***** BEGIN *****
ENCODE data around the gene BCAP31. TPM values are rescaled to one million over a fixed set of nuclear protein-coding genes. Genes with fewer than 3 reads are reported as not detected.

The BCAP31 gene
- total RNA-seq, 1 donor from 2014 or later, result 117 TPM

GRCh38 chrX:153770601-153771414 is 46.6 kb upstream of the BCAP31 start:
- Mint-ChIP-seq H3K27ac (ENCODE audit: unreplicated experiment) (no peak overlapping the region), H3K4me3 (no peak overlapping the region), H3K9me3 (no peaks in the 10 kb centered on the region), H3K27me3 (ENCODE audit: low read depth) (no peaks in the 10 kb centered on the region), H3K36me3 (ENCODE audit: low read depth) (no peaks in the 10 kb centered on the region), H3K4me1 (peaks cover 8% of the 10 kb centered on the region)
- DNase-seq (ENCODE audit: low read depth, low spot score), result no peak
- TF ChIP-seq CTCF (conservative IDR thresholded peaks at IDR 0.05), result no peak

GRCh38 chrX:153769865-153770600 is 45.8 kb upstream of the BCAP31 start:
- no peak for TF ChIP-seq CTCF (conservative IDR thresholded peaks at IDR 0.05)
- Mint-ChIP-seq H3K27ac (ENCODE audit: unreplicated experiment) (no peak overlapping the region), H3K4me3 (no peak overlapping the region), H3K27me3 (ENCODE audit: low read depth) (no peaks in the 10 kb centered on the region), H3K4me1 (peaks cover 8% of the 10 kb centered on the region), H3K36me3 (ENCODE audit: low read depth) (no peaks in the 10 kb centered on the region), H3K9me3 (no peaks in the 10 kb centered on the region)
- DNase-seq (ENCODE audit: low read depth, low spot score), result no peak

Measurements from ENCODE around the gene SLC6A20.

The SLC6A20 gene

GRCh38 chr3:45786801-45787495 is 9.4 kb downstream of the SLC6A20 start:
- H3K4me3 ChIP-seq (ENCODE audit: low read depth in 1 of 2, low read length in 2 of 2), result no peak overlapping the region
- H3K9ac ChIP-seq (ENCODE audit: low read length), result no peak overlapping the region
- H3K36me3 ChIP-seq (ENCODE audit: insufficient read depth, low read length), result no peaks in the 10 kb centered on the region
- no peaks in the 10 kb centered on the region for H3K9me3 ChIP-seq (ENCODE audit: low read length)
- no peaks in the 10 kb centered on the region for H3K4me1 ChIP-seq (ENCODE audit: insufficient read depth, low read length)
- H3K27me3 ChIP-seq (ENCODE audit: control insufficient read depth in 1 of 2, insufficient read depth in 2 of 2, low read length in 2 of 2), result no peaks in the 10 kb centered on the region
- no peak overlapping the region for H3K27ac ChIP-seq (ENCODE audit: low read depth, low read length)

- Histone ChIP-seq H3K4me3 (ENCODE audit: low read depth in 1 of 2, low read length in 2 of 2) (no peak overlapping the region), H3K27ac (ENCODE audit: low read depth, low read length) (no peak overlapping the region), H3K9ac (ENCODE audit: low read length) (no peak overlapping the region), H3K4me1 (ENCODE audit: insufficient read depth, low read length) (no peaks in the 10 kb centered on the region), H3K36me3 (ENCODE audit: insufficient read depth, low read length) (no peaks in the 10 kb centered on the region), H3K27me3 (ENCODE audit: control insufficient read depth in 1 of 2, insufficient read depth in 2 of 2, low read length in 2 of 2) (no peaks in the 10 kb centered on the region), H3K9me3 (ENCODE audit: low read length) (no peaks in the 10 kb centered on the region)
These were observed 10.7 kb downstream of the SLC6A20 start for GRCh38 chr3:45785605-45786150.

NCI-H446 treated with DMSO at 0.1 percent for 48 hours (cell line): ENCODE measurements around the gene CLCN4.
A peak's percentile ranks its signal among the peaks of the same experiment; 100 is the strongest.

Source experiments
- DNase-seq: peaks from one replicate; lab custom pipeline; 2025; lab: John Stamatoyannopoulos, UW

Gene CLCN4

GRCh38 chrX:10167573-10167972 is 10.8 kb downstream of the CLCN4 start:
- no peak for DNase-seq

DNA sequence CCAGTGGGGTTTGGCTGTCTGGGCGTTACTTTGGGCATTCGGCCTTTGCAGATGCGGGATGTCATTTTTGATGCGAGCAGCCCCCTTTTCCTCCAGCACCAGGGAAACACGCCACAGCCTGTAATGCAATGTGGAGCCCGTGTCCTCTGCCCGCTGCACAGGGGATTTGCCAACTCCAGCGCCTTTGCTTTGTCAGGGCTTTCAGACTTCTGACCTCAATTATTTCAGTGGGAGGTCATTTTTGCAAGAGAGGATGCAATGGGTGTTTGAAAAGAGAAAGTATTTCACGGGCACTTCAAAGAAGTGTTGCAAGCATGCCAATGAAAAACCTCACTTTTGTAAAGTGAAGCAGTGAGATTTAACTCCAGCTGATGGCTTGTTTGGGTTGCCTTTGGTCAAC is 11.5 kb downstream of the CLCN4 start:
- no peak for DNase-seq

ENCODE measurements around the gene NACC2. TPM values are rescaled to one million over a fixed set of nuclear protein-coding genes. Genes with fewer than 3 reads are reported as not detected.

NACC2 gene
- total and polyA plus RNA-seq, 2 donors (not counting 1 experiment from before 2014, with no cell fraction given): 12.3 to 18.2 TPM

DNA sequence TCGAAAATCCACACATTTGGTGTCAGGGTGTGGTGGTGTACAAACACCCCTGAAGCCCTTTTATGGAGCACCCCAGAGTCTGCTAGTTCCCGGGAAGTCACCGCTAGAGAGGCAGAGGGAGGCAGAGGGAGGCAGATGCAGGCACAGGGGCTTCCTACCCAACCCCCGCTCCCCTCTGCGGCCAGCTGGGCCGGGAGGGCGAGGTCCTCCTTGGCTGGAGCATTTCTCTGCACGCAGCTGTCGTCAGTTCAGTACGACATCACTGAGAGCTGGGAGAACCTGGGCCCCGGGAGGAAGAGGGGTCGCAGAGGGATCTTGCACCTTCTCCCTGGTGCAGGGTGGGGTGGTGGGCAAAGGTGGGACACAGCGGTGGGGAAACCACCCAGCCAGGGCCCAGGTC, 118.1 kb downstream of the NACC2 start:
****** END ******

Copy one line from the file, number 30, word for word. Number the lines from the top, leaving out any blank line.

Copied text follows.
- no peak for DNase-seq